a temperature of 425ºF - 450ºF for an initial 10 - 15 minutes to brown the goat meat
and then continue cooking at 325ºF to the desired doneness.
To prevent lean goat cuts from drying out while cooking, the goat meat may be rubbed
with oil prior to roasting and/or basted with pan juices during roasting. Utilize
a meat thermometer to make sure a goat roast has reached a particular stage of doneness.
Insert the meat thermometer into the meatiest part of the goat, not into fat or against
Although the fat keeps the goat meat moist and tender during the roasting process,
it can be trimmed before serving because it is not very flavorful and is actually
quite unpleasant after it has cooled. Tougher goat cuts from the goat shoulder should
be braised or roasted.
Rotisserie is a dry heat method that is a long slow process, which allows the fat
in the goat meat to melt slowly slow cooking process. Cuts of goat that have a basic
cylindrical shape and a fairly even distribution of weight are suitable for cooking
on a rotisserie. Good choices include leg of goat, rolled goat shoulder, and whole
For rotisserie cooking, choose only compact, cylindrical goat roasts for best results.
Sautéing is a dry heat method cooking thin cuts of goat in a small quantity of hot
fat in an uncovered pan. Sautéing differs from frying in that less fat is used. It
is actually the same process as searing except that sautéing completely cooks the
goat meat and searing is simply a means to brown the goat meat so that the cooking
process can be completed with another method (usually when cooking thicker goat cuts).
Sautéing is a simple and quick cooking method for small goat cuts in a pan containing
seasoning, and a small amount of oil, fat or butter.
Always preheat your pan. Keep goat medium rare for the most tender moist cut. Goat
for sautéing should be tender and not more than an inch thick. When sautéing goat,
it is important that the meat surface is dry so that when it is placed into the pan,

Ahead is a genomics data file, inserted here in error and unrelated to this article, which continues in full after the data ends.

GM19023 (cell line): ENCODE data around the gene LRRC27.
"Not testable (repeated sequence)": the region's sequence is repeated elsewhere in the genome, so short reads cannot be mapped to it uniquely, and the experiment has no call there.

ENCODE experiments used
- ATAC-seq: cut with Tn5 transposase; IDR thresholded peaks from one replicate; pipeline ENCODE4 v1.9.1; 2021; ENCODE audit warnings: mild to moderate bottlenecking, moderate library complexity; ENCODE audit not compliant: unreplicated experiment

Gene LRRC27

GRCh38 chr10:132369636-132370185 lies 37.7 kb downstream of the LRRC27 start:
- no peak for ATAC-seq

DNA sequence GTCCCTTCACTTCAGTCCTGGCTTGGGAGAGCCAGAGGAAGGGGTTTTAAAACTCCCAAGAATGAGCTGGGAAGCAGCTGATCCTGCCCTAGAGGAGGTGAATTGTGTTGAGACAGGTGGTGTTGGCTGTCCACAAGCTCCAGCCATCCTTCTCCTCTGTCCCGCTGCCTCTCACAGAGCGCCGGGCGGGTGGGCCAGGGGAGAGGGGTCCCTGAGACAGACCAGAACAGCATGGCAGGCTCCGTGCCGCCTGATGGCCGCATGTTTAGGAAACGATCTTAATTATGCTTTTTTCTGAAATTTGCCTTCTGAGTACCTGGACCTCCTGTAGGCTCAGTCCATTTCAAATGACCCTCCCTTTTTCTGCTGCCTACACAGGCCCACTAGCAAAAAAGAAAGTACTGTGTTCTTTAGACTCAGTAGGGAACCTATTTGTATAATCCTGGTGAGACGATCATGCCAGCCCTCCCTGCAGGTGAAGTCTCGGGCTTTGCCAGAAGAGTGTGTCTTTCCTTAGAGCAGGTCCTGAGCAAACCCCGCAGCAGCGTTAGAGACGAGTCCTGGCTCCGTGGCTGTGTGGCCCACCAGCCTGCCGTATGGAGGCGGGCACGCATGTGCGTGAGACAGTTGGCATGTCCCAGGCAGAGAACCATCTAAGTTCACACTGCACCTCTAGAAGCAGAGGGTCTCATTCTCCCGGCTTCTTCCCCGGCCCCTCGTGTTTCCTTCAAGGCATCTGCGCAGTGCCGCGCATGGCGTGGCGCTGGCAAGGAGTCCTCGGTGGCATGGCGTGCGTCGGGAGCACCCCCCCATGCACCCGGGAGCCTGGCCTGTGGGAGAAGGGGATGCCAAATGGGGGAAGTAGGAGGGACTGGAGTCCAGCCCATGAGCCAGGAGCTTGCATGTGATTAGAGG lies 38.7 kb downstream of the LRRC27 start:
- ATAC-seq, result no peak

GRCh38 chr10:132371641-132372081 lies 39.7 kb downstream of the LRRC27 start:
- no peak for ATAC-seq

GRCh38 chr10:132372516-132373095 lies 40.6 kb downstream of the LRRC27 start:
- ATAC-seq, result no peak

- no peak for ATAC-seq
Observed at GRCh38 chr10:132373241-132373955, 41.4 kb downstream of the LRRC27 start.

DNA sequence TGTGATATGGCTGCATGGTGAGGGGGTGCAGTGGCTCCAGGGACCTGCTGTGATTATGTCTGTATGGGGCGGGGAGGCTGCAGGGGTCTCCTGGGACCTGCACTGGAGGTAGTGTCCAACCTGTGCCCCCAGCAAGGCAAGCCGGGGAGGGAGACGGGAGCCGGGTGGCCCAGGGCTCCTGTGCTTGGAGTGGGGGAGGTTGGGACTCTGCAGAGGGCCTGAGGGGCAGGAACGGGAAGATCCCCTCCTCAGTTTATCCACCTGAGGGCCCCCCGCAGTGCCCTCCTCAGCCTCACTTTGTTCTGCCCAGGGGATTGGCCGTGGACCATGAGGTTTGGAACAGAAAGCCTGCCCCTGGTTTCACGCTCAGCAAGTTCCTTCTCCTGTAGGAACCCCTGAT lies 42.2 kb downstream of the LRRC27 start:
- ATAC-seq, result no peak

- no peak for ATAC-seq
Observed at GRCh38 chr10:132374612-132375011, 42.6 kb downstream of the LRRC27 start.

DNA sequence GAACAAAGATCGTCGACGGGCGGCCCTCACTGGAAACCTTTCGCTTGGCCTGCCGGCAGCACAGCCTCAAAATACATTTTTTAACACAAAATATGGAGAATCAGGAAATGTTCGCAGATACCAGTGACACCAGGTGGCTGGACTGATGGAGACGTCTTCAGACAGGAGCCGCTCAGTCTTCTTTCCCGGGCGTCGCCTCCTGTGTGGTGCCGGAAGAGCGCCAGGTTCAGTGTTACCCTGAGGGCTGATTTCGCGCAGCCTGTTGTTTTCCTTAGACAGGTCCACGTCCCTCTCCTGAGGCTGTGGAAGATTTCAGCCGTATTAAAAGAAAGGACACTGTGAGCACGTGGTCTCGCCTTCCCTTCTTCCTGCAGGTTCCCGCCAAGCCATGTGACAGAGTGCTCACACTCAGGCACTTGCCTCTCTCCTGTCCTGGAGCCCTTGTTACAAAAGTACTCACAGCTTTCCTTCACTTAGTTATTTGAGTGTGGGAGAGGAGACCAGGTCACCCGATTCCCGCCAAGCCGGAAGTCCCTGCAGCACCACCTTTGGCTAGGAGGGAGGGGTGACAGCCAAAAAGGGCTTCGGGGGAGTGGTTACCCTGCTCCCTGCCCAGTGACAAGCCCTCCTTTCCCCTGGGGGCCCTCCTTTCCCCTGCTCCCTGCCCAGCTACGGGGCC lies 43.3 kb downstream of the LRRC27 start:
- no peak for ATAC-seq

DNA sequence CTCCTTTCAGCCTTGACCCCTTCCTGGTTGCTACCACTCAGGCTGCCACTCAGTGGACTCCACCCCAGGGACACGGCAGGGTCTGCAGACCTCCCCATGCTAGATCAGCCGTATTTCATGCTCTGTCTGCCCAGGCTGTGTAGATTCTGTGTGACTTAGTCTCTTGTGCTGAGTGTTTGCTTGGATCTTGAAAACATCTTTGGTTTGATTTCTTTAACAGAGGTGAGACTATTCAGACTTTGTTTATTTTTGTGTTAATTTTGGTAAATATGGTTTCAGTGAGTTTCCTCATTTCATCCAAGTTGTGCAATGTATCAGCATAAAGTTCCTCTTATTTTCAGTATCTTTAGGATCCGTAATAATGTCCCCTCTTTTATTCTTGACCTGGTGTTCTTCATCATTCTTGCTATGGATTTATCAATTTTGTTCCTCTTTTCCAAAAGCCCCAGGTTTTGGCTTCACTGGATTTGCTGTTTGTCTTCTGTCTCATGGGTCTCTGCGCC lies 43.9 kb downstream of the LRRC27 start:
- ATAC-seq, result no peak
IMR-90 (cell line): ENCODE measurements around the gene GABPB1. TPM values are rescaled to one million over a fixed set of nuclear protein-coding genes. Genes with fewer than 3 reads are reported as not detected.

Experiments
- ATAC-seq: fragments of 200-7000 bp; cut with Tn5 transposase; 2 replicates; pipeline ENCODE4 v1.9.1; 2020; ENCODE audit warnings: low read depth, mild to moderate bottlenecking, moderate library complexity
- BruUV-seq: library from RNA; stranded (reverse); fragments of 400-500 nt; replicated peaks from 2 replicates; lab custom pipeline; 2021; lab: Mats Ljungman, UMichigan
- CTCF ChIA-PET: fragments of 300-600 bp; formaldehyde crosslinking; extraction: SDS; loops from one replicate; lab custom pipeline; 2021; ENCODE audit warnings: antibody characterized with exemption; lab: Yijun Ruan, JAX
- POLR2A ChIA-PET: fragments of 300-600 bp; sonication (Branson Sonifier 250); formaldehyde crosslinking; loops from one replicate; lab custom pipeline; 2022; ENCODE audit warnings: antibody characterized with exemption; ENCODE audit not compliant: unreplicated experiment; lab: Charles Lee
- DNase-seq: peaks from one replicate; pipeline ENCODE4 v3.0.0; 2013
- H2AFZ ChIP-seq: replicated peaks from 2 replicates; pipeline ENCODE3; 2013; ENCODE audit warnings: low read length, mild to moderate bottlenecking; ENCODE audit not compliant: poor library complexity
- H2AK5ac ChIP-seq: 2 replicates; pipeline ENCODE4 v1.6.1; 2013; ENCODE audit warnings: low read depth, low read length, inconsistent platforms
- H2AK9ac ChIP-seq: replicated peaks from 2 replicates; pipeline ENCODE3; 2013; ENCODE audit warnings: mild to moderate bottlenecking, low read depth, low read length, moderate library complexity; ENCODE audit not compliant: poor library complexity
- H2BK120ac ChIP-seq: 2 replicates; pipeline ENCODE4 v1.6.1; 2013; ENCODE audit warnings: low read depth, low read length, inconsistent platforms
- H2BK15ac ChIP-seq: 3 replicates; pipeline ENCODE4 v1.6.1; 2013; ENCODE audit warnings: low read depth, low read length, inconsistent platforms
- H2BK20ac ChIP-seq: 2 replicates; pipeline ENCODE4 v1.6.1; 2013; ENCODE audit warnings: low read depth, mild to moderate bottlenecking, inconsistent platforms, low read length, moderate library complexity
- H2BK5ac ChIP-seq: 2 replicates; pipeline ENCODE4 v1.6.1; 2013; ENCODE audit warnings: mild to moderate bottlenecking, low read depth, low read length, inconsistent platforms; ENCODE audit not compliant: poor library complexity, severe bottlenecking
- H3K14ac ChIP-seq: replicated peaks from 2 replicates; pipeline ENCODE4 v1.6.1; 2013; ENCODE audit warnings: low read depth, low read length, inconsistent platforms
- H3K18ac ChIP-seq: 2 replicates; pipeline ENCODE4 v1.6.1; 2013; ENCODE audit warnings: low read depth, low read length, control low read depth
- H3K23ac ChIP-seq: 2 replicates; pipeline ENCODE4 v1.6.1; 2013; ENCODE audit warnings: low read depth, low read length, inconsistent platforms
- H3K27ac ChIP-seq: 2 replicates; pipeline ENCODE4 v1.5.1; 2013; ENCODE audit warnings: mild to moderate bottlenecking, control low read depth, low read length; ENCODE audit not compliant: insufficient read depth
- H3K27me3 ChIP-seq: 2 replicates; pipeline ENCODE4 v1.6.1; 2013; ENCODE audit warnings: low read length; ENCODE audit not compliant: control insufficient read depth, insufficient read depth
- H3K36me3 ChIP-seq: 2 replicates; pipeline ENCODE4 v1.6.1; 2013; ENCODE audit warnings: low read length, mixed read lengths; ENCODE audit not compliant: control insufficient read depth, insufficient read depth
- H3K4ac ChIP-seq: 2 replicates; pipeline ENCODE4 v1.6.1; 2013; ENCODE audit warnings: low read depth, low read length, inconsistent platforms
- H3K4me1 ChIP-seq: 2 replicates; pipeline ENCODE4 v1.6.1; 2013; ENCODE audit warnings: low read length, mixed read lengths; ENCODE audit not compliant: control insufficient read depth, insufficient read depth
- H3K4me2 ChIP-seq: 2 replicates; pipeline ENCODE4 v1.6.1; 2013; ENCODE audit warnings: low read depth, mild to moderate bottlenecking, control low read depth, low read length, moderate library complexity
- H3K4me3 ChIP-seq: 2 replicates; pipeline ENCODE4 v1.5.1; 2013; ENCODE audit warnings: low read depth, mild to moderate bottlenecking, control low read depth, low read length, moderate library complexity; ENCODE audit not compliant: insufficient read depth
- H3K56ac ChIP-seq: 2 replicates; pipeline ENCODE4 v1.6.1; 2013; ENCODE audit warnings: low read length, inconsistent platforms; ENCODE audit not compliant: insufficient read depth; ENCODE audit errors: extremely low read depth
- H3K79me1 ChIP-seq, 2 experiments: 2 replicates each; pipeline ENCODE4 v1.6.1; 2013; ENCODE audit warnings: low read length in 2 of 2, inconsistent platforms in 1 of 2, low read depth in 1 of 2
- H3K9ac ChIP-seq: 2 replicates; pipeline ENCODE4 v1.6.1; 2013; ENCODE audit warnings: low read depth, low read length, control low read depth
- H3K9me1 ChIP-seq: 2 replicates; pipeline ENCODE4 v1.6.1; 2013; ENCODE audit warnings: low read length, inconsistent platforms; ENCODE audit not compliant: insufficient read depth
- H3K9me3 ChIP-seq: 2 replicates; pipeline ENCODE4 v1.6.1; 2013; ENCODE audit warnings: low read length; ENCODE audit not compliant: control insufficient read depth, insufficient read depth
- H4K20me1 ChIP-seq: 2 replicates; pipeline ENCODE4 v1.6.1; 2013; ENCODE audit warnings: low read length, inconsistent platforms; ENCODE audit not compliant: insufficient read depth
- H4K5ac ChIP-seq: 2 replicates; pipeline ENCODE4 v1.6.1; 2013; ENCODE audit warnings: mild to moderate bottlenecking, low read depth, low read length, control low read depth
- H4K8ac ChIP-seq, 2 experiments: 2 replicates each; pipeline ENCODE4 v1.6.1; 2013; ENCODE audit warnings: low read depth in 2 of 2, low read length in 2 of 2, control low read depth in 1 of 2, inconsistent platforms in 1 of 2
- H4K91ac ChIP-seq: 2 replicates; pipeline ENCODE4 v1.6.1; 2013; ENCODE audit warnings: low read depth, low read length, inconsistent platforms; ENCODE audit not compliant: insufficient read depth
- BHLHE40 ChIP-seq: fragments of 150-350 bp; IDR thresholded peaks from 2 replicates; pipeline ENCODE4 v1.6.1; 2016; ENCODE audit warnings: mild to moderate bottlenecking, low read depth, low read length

it browns rather than steams. When sautéing goat, the pan should not be crowded;
cook in small batches if necessary. Goat chops and goat liver are good choices for
Pan-frying is similar to sautéing with a few exceptions: more oil is used; the cuts
of goat do not have to be thin; and the cooking process requires more time than sautéing.
Pan-frying is a perfect method for cooking small, tender goat such as goat chops,
ground goat patties, and goat steaks.
The goal of pan-frying is to produce goat meat that has a brown, crispy surface with
tender, juicy, and flavorful goat meat inside. A large, well-seasoned, cast-iron
skillet works well or a heavy nonstick pan may be used.
The skillet used for pan-frying should have a heavy bottom so that heat will be conducted
more easily. Make sure the pan is of adequate size so that there is plenty of room
for the goat meat to brown.
Following the same basic steps as sautéing, the skillet should be preheated over
medium-high heat. Oil is added to the heated pan in a quantity great enough to well
coat the pan (less oil is used when sautéing).
Like sautéing, high heat is used to sear the goat meat to create a flavorful browned
crust. The goat meat should be patted with paper towels to remove excess moisture.